The facts aren't always neutral, and it's not your job to make them so. Your job is to report the facts, no matter what side they come out on.
The difference between critics of the press on the right and the left is that the right wants the press to report their side of the issues; we, on the other hand, don't demand that our side be covered, we demand that the facts be covered. We believe that the job of the press is invaluable. We don't want to destroy the press; we want to help them get back the courage they need to do their jobs.
Now, you can hate me. You can kill the messenger. I don't care. As long as you get your head out of your ass and start PROMINENTLY reporting what is true. They killed America in the middle of the night. It is now day time, will you run the right fucking headline already?!
UPDATE: After I wrote this post this morning I saw Keith Olbermann put on a heroic performance on MSNBC on this very issue. He covers the Military Commissions Act in exactly the way that it deserves. This is true journalism! Brave journalism! You must watch him take on the Bush administration in a way that no one else on TV has done (not even Jack Cafferty).
We fight this lawless, out of control Bush administration every day on our show -- but not this eloquently. So, God bless Keith Olbermann!
And obviously praise must go to the new management at MSNBC for putting this on-air. I know they just made cuts, but Olbermann survived the cuts and Dan Abrams and others clearly understand this is the one thing that is working on MSNBC. Credit where credit is due. Where I bash the other news directors, we must also give credit to the people who have the courage to do it right. Congratulations, MSNBC.
Now, finally, where is CNN? What have they done to cover the Military Commissions Act? What experts, lawyers or professors have they had on? What have their anchors said about this heinous Act? Let me guess -- neutered neutrality. Something like this: Some people say the bill strips away American freedoms (I doubt they even said this) and others say it is vital to protect us from the boogeyman (you know the one Bush never caught, though we never mention that on-air either).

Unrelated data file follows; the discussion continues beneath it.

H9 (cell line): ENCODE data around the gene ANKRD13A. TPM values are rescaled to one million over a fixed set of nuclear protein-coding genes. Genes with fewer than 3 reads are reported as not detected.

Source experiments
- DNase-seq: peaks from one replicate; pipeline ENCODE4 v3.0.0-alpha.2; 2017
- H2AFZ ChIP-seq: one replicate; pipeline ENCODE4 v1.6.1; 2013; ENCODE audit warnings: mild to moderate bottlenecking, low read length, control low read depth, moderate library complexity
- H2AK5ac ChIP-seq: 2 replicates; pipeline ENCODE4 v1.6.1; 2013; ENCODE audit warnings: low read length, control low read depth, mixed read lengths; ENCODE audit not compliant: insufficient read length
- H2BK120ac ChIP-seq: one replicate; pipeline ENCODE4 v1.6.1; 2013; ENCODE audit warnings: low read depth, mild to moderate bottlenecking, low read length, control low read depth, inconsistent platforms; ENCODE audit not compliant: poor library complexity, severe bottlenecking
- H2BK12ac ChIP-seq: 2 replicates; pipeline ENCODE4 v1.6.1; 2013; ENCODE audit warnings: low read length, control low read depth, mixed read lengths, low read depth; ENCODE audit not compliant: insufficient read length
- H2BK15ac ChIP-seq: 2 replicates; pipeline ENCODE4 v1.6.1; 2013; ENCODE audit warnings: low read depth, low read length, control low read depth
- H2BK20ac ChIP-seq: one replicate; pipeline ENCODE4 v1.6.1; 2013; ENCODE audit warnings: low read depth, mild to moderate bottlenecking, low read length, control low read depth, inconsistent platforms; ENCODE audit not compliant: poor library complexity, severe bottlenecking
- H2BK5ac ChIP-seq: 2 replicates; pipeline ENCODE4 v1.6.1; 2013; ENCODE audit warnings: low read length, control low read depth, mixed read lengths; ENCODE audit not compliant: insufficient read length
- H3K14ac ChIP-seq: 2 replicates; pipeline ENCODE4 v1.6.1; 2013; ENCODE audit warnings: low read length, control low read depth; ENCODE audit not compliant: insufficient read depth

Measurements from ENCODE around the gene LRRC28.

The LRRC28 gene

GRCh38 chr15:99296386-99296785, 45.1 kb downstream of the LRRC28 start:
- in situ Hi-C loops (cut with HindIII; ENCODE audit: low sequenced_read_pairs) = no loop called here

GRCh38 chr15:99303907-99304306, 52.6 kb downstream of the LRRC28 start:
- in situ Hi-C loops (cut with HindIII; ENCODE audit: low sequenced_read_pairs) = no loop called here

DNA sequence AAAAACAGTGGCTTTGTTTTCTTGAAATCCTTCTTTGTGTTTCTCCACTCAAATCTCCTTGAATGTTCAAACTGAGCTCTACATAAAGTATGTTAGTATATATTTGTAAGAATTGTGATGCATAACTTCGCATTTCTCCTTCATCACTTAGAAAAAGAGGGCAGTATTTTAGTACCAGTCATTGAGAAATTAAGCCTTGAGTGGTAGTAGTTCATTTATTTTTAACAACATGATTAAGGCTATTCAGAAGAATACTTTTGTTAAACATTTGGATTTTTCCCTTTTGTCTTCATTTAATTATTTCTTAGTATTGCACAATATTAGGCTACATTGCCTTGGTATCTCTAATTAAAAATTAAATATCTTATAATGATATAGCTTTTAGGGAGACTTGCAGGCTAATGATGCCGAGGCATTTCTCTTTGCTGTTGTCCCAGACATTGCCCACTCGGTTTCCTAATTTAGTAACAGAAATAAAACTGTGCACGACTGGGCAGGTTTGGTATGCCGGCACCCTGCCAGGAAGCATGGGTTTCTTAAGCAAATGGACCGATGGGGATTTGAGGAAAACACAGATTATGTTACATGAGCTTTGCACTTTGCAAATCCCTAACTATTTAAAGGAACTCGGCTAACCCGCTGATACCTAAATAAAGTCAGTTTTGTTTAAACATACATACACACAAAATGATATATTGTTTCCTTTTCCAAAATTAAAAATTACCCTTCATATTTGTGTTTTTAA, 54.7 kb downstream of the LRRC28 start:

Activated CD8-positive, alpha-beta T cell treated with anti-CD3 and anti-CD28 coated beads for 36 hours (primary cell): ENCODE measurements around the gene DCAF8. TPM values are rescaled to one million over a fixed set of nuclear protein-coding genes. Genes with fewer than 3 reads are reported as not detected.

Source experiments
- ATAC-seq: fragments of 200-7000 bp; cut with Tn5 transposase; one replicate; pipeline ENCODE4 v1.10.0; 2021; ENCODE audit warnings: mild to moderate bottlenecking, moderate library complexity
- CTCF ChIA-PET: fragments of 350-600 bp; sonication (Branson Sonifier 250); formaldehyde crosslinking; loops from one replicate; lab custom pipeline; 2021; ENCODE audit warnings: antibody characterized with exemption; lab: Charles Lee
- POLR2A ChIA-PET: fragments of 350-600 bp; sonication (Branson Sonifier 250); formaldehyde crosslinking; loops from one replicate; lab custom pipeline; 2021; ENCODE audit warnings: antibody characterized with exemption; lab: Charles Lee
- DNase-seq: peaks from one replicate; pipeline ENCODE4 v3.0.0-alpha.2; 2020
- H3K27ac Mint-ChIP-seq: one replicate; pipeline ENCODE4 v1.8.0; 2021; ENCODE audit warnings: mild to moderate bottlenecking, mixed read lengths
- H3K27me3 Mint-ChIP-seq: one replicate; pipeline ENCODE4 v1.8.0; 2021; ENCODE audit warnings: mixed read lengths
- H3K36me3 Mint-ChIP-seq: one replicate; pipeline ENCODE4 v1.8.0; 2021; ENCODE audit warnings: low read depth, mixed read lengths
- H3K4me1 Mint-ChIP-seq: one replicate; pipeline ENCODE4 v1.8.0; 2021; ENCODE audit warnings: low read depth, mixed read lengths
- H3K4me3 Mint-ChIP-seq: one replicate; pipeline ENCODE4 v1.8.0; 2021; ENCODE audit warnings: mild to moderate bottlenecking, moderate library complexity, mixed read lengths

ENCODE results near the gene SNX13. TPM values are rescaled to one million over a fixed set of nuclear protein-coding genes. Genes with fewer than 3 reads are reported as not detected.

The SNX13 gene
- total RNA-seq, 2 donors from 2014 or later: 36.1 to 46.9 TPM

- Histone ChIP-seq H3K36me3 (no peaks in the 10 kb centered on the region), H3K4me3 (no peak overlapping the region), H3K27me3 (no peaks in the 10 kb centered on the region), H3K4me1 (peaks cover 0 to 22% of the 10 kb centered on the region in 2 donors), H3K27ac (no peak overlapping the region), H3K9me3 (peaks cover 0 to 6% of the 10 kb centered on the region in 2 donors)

CNN's cowardice is made all the more stark by MSNBC's new found bravery. Get a backbone, start covering reality or stop pretending you are giving us the real news.
Posted on Oct 19, 2006
By Kevin Tillman
Editor’s note: Kevin Tillman joined the Army with his brother Pat in 2002, and they served together in Iraq and Afghanistan. Pat was killed in Afghanistan on April 22, 2004. Kevin, who was discharged in 2005, has written a powerful, must-read document.
It is Pat’s birthday on November 6, and elections are the day after. It gets me thinking about a conversation I had with Pat before we joined the military. He spoke about the risks with signing the papers. How once we committed, we were at the mercy of the American leadership and the American people. How we could be thrown in a direction not of our volition. How fighting as a soldier would leave us without a voice… until we get out.
Much has happened since we handed over our voice:
Somehow we were sent to invade a nation because it was a direct threat to the American people, or to the world, or harbored terrorists, or was involved in the September 11 attacks, or received weapons-grade uranium from Niger, or had mobile weapons labs, or WMD, or had a need to be liberated, or we needed to establish a democracy, or stop an insurgency, or stop a civil war we created that can’t be called a civil war even though it is. Something like that.
Somehow our elected leaders were subverting international law and humanity by setting up secret prisons around the world, secretly kidnapping people, secretly holding them indefinitely, secretly not charging them with anything, secretly torturing them. Somehow that overt policy of torture became the fault of a few “bad apples” in the military.